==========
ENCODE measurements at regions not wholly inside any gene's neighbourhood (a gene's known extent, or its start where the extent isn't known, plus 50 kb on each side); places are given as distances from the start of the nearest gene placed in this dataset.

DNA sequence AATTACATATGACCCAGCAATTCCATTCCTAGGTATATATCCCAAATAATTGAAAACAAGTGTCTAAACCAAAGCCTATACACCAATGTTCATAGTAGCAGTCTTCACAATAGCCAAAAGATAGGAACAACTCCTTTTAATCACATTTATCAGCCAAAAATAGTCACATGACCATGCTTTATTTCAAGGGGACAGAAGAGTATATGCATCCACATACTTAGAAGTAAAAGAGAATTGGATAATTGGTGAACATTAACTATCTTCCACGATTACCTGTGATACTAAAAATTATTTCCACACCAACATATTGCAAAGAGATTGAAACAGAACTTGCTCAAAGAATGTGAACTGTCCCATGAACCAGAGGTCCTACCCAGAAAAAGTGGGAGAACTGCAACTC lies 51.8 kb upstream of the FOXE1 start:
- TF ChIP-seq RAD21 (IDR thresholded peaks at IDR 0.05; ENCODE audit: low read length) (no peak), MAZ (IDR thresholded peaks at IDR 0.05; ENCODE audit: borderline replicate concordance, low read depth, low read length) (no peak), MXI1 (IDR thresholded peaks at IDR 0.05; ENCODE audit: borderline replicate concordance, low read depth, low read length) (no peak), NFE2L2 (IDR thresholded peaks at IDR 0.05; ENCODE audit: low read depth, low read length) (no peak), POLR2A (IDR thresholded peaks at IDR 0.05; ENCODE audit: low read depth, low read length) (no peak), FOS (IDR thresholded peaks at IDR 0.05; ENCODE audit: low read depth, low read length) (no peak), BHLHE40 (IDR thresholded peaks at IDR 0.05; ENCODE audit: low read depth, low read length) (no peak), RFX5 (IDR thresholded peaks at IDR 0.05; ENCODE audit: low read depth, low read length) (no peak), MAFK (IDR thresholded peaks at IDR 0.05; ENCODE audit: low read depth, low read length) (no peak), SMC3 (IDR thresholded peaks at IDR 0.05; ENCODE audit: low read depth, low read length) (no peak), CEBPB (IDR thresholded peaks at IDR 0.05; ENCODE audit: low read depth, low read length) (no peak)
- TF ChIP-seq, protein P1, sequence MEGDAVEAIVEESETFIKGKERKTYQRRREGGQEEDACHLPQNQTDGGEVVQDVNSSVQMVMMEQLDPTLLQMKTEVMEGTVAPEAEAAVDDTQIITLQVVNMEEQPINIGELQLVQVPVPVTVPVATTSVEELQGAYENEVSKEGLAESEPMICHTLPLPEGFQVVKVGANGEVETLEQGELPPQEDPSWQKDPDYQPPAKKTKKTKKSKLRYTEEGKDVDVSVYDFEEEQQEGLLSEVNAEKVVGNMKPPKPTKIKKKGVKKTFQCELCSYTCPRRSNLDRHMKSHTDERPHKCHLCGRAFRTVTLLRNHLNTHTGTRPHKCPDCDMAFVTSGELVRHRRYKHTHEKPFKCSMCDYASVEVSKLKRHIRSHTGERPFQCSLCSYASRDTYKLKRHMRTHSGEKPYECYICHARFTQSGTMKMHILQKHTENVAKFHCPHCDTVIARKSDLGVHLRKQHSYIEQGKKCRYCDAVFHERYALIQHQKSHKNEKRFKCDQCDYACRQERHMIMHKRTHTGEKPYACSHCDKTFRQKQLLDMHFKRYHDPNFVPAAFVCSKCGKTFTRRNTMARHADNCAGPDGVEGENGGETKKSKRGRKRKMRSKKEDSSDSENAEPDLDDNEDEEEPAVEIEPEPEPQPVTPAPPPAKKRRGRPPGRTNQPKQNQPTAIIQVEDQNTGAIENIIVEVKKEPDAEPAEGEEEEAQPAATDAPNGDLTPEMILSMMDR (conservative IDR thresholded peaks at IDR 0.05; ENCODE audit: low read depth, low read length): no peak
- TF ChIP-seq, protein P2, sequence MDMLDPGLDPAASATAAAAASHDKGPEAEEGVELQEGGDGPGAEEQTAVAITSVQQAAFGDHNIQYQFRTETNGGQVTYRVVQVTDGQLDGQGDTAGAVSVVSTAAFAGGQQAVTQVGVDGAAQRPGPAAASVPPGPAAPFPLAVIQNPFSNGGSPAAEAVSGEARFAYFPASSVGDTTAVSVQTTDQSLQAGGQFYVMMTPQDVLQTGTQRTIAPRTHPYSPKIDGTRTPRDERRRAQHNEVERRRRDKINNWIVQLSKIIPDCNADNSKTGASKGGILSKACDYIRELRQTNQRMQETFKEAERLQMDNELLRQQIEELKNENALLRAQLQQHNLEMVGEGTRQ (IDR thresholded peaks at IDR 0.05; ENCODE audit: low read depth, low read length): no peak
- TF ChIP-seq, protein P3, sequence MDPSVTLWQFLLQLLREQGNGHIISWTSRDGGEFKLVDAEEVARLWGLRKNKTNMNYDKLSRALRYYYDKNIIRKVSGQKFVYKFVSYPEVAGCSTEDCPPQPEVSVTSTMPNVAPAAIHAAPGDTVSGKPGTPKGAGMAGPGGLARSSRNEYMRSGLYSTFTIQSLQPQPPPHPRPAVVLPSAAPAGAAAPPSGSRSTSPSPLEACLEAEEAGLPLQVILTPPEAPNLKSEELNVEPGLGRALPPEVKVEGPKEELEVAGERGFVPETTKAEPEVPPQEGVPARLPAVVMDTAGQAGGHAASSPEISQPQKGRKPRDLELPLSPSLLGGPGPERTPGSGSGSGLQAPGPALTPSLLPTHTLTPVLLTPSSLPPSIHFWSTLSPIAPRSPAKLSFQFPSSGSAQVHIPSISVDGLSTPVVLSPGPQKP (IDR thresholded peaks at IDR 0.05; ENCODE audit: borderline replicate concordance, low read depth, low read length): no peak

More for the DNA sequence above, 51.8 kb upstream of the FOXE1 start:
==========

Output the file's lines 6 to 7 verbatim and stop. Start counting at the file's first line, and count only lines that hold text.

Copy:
- TF ChIP-seq, protein P3, sequence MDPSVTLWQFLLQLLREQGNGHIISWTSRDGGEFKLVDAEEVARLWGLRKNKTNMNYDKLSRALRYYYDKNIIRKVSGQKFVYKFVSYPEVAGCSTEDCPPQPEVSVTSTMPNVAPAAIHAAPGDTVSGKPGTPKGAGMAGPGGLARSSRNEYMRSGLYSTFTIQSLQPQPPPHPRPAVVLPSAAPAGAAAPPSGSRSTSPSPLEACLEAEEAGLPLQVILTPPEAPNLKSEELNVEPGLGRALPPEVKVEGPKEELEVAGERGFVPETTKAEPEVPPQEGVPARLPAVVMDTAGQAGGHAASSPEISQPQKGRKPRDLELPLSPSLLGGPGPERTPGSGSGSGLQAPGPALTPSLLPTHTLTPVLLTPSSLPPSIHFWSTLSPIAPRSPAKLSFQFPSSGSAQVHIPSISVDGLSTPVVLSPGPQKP (IDR thresholded peaks at IDR 0.05; ENCODE audit: borderline replicate concordance, low read depth, low read length): no peak

More for the DNA sequence above, 51.8 kb upstream of the FOXE1 start: